Bandalism [ban-dəl-i-zəm] n .: the willful or malicious destruction of, or damage to, the fabric of a rock/pop/indie group brought about by one or more of its members
Axl Rose's monumental meltdowns . . . Kurt Cobain's tragic band-slaying suicide: The long history of platinum-selling überband implosions is more dramatic than a Russian novel. But even local cover bands can suffer the ill effects of the limelight.
Multi-rock-band veteran Julian Ridgway's Bandalism is a can't-miss guide to rock 'n' roll survival, offering sage advice on how to avoid the pitfalls that can doom your group. Here's how to:
- Find nonpsycho band members
- Craft the perfect band image
- Choose a name that doesn't suck
And much more, including the handy Healthy Band Checklist, an ideal MySpace profile generator, and the Second Album Venn Diagram.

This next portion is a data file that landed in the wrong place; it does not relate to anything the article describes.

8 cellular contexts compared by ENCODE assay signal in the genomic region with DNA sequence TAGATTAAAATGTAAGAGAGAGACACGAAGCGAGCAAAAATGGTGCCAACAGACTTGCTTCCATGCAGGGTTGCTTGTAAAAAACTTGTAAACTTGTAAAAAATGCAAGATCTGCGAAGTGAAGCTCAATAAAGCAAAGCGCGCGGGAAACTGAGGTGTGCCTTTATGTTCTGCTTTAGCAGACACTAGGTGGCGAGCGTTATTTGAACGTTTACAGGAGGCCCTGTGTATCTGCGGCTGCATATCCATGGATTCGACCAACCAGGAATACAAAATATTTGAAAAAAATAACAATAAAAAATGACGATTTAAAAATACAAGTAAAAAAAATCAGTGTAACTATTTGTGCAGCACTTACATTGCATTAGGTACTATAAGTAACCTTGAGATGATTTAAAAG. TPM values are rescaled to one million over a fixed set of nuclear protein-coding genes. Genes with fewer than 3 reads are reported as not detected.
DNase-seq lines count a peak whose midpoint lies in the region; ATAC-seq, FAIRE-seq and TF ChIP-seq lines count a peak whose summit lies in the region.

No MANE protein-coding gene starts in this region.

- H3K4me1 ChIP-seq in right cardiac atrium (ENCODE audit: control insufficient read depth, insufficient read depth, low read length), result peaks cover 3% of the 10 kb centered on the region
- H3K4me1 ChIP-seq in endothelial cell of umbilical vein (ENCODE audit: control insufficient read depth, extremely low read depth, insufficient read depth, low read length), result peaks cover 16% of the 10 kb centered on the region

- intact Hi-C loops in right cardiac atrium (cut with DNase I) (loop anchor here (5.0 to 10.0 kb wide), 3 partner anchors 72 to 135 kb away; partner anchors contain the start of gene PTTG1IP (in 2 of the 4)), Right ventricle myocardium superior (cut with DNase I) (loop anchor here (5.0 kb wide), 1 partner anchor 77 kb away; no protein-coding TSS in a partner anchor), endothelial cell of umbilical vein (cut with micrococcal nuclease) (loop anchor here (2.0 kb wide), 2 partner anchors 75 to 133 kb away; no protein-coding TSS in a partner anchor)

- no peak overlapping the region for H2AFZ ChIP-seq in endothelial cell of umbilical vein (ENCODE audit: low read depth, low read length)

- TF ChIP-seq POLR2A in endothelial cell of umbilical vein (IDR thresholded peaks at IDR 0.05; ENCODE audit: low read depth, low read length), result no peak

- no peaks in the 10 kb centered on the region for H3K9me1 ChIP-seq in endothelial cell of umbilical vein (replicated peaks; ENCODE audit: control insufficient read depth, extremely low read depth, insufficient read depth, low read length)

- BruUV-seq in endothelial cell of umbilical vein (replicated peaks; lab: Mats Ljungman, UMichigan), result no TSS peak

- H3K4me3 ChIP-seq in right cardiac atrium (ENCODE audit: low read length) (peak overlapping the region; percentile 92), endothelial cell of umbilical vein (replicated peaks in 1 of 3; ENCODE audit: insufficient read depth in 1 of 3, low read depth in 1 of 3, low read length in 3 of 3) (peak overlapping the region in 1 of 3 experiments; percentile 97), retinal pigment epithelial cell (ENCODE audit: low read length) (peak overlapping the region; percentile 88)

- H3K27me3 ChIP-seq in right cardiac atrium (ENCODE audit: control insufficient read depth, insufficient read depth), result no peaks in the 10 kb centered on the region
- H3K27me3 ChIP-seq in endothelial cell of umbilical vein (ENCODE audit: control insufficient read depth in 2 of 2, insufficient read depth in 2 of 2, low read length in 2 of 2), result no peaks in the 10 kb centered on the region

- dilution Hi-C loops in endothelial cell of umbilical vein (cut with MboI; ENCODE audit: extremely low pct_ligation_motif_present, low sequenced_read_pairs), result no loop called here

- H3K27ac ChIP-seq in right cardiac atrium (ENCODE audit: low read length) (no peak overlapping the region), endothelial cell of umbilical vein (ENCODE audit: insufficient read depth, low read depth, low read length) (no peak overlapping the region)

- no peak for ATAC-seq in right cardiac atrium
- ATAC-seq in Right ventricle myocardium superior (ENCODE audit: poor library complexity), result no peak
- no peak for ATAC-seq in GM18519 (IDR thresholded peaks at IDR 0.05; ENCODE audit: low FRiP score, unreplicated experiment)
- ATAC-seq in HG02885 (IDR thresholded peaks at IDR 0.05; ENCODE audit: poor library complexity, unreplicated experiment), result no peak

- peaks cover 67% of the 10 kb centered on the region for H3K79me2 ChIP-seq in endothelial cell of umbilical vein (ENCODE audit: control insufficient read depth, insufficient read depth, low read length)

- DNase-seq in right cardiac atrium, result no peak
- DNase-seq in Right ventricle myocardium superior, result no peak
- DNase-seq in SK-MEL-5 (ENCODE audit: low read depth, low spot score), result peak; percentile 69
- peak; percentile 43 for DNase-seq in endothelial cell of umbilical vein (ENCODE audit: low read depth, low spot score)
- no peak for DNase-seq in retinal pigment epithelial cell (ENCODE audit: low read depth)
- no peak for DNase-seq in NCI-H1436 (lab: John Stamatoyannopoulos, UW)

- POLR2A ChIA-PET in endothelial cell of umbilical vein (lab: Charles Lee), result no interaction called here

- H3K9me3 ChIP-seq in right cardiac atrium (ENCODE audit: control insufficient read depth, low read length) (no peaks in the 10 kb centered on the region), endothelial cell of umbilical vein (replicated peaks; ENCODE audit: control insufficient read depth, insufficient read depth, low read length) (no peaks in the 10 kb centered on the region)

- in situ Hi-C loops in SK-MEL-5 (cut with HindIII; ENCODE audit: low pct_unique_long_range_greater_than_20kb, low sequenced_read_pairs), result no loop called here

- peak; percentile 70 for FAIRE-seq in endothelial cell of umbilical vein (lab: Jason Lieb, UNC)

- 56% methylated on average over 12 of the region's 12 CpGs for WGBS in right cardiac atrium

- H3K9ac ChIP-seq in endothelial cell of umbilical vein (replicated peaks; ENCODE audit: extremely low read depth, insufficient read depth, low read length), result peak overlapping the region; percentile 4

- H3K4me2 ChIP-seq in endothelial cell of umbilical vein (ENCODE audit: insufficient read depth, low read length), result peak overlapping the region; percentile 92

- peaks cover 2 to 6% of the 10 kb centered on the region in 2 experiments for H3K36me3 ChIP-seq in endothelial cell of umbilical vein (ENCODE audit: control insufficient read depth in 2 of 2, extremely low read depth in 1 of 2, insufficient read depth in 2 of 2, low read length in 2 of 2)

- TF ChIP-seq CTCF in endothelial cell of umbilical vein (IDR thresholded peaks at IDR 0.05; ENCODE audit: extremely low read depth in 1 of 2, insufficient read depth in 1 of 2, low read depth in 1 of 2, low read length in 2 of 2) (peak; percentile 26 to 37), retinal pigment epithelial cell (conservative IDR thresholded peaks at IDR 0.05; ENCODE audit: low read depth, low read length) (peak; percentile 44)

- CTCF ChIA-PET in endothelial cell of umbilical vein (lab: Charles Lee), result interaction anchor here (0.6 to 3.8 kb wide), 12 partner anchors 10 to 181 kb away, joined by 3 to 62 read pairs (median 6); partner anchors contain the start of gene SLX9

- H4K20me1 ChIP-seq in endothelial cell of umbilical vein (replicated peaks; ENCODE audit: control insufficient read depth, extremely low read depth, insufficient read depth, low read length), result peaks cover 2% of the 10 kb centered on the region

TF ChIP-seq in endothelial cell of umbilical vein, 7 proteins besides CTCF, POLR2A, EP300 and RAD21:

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About the Author
Julian Ridgway is an Oxford graduate and a veteran of at least a dozen bands who researches rock photographs and writes for a host of magazines. Born in Leicester, England, he now lives in London.
Read an Excerpt
The Right Band
The starting point in your anti-bandalism quest is, obviously enough, to form the right band in the first place. If you construct the right band from the start you are instantly removing some of the pressures of disintegration. But what is the right band? There are hundreds of different types of music you could be playing (or at least ten). Hundreds of different bands have been put together with thousands of different members. How can there be any such thing as a "right" band? How can you form it? What are you looking for? Good players? Good people to spend hours of your life hanging around with? People with loads of friends they can bring to gigs with them? Well, all of those. Sort of. But there's one more crucial ingredient . . .